The heaven being spread with this pallid screen and the earth with the darkest vegetation, their meeting-line at the horizon was clearly marked. In such contrast the heath wore the appearance of an instalment of night which had taken up its place before its astronomical hour was come: darkness had to a great extent arrived hereon, while day stood distinct in the sky. Looking upwards, a furze-cutter would have been inclined to continue work; looking down, he would have decided to finish his faggot and go home. The distant rims of the world and of the firmament seemed to be a division in time no less than a division in matter. The face of the heath by its mere complexion added half an hour to evening; it could in like manner retard the dawn, sadden noon, anticipate the frowning of storms scarcely generated, and intensify the opacity of a moonless midnight to a cause of shaking dread.

In fact, precisely at this transitional point of its nightly roll into darkness the great and particular glory of the Egdon waste began, and nobody could be said to understand the heath who had not been there at such a time. It could best be felt when it could not clearly be seen, its complete effect and explanation lying in this and the succeeding hours before the next dawn: then, and only then, did it tell its true tale. The spot was, indeed, a near relation of night, and when night showed itself an apparenttendency to gravitate together could be perceived in its shades and the scene. The sombre stretch of rounds and hollows seemed to rise and meet the evening gloom in pure sympathy, the heath exhaling darkness as rapidly as the heavens precipitated it. And so the obscurity in the air and the obscurity in the land closed together in a black fraternization towards which each advanced half-way.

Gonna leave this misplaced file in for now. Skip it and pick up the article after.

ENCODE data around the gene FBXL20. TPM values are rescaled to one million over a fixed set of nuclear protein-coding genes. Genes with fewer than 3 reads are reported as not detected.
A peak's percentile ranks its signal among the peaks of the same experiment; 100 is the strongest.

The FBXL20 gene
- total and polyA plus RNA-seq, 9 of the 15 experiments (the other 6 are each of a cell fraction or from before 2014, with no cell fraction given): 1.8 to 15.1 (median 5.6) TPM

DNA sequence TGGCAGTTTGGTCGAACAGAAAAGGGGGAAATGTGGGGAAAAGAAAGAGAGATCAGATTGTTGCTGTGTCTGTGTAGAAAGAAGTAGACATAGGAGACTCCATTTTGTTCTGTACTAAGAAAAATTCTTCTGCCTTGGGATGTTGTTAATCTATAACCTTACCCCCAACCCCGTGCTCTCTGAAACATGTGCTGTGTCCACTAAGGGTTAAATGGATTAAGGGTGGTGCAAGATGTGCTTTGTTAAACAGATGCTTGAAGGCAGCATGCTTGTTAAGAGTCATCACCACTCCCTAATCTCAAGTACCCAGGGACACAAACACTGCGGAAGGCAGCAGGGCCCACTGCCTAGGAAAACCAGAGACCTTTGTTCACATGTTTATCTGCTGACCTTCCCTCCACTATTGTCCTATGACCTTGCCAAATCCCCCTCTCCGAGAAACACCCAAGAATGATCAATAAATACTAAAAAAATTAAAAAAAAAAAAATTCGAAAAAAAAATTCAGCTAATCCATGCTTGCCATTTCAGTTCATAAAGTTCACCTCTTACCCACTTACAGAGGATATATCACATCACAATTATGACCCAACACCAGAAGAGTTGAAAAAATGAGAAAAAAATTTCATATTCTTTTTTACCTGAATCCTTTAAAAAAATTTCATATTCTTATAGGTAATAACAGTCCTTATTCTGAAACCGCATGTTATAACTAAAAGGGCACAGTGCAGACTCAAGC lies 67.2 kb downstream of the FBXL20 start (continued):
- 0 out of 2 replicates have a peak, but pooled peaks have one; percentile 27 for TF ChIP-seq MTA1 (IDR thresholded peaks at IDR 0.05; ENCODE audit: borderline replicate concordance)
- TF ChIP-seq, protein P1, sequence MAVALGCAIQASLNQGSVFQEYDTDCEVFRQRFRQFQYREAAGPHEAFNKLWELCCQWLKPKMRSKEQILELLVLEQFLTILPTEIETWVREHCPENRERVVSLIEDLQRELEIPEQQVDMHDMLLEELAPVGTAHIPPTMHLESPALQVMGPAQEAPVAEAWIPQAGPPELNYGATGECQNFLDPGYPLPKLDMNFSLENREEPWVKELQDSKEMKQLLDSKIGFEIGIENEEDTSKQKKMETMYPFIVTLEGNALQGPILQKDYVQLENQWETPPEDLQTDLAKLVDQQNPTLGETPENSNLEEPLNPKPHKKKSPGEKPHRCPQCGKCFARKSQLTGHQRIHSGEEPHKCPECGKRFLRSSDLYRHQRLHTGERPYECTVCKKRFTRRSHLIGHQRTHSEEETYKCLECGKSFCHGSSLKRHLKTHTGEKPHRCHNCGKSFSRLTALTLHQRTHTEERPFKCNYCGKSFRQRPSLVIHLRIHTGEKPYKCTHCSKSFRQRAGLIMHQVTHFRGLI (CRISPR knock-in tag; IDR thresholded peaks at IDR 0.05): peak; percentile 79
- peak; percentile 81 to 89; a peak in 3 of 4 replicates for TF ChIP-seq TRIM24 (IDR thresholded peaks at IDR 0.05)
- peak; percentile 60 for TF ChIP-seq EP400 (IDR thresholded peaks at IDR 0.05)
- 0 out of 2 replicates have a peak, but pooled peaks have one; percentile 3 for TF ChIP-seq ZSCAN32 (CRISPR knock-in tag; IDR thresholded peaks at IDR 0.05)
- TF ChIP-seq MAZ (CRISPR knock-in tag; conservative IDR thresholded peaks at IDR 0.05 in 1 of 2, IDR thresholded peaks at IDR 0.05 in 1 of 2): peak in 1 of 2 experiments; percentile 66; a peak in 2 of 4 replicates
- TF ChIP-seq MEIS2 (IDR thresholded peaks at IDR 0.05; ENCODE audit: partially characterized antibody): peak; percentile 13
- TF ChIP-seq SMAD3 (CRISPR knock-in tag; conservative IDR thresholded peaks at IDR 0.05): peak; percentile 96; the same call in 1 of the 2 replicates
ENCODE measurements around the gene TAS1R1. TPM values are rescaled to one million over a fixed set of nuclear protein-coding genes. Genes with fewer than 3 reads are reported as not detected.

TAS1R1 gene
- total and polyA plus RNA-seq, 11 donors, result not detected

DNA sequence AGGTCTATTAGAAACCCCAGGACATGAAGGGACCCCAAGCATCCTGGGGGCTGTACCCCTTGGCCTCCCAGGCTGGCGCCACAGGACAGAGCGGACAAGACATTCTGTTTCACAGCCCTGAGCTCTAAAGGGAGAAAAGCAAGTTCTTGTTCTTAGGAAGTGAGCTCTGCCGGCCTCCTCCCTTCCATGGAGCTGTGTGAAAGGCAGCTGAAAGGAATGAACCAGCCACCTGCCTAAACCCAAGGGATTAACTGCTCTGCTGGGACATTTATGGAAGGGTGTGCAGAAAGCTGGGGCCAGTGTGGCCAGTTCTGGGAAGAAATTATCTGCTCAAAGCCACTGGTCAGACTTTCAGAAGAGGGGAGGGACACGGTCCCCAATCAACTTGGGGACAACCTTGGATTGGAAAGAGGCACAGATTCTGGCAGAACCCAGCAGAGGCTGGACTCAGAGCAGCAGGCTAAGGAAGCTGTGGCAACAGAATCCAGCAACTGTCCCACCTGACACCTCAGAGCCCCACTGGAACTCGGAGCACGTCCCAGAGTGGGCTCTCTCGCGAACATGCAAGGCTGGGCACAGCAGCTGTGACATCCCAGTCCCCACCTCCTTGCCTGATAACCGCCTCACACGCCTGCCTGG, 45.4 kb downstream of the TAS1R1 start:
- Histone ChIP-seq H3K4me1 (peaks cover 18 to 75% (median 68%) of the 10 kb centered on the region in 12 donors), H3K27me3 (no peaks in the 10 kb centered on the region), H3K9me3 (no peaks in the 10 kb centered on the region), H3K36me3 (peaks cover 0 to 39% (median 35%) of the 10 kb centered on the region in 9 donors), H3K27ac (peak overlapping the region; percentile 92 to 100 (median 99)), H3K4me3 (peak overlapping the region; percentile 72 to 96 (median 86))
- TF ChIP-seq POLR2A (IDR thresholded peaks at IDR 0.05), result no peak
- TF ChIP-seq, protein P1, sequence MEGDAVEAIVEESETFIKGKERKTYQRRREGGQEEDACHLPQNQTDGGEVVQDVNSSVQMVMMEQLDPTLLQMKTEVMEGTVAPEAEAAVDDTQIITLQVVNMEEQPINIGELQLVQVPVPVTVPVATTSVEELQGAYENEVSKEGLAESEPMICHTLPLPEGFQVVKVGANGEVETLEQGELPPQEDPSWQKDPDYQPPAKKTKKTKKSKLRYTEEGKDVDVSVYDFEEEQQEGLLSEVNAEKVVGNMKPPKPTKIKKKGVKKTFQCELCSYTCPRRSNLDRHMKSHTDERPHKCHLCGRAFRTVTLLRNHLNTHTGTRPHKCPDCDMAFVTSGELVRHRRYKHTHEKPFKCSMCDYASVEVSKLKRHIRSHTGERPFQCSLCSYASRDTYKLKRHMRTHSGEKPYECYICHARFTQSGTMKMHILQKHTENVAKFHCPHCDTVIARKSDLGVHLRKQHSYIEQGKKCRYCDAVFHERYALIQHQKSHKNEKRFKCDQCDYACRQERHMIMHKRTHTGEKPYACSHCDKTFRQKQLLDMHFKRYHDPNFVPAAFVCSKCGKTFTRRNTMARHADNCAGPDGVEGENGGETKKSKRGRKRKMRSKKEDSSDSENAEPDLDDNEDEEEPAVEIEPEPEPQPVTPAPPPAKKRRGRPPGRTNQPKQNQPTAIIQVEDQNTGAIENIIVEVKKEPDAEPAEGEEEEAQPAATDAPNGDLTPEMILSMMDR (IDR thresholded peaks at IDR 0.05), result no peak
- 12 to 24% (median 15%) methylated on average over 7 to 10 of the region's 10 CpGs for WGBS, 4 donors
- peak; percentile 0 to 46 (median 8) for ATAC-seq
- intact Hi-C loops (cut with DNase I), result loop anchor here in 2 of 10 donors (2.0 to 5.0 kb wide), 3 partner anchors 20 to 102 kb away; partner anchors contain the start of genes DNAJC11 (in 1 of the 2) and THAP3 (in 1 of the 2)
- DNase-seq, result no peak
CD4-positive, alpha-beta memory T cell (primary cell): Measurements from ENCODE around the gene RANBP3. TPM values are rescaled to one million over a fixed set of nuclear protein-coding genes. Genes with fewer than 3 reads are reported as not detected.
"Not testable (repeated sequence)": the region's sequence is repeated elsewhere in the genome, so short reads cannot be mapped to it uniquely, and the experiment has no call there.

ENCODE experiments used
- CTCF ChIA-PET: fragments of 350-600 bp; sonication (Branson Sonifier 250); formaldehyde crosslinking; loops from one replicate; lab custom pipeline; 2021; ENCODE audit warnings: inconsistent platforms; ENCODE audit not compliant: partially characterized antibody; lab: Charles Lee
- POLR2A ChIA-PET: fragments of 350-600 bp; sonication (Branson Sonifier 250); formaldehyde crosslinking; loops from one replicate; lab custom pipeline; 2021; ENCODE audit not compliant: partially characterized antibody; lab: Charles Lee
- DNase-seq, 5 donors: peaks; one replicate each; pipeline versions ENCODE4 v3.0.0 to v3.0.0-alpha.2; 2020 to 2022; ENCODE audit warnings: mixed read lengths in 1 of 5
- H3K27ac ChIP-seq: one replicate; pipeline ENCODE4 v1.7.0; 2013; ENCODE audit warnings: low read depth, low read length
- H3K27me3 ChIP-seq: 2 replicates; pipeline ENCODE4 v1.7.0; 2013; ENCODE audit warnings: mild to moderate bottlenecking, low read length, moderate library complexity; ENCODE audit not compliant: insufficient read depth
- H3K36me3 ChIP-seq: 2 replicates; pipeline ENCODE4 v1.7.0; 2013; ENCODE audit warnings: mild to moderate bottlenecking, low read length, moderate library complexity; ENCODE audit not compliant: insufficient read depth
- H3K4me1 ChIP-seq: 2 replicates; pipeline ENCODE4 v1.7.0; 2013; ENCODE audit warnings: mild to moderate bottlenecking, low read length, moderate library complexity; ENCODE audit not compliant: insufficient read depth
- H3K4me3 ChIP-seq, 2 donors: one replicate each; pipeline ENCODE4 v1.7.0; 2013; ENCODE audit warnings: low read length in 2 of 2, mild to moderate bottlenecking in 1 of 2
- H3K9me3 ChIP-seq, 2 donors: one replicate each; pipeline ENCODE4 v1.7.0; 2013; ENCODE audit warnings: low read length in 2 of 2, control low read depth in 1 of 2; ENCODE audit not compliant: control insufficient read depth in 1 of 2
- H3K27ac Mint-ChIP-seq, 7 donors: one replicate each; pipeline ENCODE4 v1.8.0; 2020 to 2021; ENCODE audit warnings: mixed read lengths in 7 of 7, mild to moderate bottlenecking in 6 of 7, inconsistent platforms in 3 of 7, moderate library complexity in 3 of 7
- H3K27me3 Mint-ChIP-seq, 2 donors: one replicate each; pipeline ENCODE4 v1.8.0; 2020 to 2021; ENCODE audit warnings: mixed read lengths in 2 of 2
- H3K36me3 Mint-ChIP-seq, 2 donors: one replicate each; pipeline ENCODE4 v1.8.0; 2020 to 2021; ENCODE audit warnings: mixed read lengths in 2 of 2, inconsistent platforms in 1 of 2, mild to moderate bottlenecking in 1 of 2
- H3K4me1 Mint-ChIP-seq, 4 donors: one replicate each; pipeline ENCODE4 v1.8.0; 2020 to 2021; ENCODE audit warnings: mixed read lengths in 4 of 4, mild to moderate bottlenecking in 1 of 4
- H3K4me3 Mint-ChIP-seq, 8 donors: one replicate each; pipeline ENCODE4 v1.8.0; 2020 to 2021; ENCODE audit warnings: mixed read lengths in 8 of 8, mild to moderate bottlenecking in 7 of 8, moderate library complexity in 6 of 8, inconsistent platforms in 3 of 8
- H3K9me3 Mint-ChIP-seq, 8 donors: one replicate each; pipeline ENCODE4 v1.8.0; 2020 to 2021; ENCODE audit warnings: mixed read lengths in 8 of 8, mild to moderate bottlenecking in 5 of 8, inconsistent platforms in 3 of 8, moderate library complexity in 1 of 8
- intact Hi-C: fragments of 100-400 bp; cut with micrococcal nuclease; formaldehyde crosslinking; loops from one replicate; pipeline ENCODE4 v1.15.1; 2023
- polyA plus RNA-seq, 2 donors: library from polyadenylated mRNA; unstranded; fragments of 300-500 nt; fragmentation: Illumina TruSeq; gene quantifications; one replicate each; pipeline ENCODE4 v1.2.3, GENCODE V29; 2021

The place became full of a watchful intentness now; for when other things sank brooding to sleep the heath appeared slowly to awake and listen. Every night its Titanic form seemed to await something; but it had waited thus, unmoved, during so many centuries, through the crises of so many things, that it could only be imagined to await one last crisis—the final overthrow.


From the Paperback edition.

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Table of Contents

Introduction
Chronology
Note on the Text
Hap 1
Neutral Tones 1
The Ivy-Wife 2
A Meeting with Despair 3
Friends Beyond 4
Thoughts of Phena 5
Nature's Questioning 6
The Impercipient 7
In a Eweleaze near Weatherbury 8
The Bride-Night Fire 9
'I look into my glass' 12
A Christmas Ghost-Story 14
Drummer Hodge 14
Shelley's Skylark 15
Lausanne: In Gibbon's Old Garden 16
The Mother Mourns 16